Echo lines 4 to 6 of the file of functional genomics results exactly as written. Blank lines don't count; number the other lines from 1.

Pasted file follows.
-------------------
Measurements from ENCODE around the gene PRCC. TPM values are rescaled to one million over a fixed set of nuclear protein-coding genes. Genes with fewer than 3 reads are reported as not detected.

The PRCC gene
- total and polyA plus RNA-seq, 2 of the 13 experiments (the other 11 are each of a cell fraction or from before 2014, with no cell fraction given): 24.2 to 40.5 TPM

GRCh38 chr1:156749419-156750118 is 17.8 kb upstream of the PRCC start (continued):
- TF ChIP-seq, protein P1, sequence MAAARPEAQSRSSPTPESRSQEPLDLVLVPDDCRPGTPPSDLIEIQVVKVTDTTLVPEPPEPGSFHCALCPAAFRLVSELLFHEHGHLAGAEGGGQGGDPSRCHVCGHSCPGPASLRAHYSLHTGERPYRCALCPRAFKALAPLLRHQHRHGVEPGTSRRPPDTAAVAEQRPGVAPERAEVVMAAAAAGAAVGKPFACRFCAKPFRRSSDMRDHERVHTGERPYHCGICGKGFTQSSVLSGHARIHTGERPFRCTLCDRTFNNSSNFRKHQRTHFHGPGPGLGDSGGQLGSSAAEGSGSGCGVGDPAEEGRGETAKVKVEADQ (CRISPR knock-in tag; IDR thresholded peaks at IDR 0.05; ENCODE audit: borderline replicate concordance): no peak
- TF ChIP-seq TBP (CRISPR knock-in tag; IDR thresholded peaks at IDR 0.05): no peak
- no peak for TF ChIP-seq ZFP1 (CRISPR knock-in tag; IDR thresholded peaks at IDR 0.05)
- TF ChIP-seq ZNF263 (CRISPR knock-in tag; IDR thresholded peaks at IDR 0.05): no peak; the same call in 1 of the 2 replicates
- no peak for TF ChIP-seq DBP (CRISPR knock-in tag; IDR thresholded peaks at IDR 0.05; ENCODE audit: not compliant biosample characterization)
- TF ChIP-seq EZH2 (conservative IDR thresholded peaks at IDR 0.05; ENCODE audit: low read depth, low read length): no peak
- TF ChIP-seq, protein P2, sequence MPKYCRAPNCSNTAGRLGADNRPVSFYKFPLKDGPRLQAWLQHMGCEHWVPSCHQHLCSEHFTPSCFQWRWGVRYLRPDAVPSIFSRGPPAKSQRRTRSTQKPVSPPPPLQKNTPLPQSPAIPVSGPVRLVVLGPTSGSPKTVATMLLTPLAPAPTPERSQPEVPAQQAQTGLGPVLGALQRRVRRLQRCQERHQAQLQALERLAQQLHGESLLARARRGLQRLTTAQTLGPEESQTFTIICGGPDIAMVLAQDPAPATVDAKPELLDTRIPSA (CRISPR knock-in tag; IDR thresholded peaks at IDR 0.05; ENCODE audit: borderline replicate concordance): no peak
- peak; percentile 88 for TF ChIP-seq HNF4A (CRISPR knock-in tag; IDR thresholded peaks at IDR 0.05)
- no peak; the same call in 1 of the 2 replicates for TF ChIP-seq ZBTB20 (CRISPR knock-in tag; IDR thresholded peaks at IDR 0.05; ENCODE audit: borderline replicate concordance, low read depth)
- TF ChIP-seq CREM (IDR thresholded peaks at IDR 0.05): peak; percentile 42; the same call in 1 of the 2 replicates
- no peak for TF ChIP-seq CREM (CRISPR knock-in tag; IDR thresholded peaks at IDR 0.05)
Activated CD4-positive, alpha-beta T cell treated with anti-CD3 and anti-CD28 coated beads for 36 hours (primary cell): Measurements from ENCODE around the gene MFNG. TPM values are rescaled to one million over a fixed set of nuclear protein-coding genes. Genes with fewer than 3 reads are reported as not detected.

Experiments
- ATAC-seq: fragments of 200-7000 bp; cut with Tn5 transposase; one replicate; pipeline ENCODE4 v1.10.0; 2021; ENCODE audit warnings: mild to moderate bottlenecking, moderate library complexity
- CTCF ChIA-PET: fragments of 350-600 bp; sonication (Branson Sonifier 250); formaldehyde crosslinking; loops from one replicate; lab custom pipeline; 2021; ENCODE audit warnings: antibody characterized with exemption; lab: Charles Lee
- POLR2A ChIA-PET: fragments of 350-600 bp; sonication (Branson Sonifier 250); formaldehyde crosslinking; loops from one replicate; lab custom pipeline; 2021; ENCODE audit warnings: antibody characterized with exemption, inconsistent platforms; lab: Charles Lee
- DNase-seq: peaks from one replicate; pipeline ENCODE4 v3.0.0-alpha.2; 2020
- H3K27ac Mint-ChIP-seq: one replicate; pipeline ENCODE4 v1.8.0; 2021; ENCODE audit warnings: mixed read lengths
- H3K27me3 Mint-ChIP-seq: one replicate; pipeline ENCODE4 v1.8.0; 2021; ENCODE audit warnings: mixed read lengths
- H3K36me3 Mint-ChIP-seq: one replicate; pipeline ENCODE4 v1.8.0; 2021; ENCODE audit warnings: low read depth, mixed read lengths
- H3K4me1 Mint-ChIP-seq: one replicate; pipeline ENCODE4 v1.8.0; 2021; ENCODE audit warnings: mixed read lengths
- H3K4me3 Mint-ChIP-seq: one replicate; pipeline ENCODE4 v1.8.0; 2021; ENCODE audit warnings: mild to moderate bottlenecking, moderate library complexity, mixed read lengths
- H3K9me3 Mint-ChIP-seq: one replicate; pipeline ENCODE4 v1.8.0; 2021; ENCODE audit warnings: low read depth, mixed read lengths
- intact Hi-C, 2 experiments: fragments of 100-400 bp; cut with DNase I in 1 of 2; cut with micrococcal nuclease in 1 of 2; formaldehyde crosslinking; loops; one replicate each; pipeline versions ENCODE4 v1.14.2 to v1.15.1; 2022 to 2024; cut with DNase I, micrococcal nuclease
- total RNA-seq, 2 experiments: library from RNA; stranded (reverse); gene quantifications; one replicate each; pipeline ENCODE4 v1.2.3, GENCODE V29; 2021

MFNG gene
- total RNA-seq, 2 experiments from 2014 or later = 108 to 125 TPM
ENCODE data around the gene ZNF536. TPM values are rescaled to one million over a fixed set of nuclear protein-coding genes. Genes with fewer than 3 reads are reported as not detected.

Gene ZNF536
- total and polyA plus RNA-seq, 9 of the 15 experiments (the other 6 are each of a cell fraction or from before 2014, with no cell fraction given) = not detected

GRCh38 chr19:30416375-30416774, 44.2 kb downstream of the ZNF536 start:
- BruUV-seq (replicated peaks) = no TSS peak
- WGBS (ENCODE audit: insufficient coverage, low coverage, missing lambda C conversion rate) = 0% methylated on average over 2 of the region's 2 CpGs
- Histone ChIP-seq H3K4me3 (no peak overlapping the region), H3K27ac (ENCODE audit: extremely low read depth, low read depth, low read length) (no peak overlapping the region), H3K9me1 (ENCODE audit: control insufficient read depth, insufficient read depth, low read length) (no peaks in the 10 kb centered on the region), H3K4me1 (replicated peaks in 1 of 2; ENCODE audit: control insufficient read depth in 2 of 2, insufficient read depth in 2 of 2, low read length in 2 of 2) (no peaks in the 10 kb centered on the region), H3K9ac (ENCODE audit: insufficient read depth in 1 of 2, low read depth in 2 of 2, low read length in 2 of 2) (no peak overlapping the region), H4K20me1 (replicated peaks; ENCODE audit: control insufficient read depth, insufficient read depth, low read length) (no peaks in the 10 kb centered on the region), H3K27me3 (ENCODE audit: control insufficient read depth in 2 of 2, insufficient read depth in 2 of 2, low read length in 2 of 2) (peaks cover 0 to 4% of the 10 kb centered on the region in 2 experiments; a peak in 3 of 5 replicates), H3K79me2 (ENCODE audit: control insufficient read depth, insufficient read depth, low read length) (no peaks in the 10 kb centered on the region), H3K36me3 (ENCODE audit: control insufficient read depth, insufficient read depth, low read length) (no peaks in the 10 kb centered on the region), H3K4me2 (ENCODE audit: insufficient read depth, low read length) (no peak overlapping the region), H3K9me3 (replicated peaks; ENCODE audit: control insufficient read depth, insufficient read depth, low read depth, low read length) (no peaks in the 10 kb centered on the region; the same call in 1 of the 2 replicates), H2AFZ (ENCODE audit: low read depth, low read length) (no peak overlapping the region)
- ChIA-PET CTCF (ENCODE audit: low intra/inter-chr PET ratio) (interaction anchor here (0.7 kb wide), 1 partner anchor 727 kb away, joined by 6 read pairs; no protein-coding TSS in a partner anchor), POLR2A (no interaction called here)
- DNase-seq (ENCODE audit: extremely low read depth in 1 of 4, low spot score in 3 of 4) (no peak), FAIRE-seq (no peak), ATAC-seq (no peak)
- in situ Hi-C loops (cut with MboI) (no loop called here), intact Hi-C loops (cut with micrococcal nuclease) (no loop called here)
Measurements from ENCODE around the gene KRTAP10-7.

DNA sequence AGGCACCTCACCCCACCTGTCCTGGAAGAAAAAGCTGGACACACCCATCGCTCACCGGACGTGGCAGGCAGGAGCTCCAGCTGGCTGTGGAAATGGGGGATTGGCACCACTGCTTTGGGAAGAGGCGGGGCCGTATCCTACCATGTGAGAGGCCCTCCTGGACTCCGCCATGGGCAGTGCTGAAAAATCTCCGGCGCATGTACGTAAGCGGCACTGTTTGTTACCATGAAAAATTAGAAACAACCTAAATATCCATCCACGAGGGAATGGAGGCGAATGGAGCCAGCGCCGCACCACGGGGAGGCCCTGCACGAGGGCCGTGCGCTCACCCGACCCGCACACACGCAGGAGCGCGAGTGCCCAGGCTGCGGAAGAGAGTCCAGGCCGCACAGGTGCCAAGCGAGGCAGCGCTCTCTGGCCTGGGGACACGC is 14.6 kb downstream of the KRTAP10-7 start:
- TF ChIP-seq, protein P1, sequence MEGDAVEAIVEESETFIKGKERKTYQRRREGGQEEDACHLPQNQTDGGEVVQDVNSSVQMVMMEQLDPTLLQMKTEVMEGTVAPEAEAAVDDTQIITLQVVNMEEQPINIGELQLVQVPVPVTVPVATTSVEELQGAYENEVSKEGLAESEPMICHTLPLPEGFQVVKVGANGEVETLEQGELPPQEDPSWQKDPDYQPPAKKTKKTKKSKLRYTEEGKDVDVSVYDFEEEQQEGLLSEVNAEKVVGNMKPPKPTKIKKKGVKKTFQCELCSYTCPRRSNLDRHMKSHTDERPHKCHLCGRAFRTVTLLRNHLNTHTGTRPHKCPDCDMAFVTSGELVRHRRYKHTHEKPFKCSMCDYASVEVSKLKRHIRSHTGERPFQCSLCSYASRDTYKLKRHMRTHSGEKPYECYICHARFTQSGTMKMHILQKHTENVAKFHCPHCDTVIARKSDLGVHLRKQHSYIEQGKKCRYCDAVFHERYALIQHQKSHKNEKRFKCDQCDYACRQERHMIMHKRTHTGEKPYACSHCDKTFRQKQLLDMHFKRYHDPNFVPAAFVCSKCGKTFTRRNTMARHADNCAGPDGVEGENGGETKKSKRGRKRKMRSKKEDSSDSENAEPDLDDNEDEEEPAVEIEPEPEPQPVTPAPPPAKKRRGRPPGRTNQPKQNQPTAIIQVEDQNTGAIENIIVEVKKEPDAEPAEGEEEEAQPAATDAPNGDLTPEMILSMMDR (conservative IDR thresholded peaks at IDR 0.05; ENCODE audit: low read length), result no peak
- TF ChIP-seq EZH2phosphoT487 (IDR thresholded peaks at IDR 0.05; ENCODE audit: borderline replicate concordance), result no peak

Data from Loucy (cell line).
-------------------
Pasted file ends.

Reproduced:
GRCh38 chr1:156749419-156750118 is 17.8 kb upstream of the PRCC start (continued):
- TF ChIP-seq, protein P1, sequence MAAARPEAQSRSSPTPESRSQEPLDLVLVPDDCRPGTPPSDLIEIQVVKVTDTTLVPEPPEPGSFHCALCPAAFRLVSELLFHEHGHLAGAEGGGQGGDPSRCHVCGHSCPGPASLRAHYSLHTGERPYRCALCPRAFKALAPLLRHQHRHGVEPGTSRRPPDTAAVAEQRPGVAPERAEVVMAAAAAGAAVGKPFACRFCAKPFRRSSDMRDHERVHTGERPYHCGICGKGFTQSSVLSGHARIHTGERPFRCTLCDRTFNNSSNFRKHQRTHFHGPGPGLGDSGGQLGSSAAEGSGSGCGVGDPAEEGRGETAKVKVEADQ (CRISPR knock-in tag; IDR thresholded peaks at IDR 0.05; ENCODE audit: borderline replicate concordance): no peak
- TF ChIP-seq TBP (CRISPR knock-in tag; IDR thresholded peaks at IDR 0.05): no peak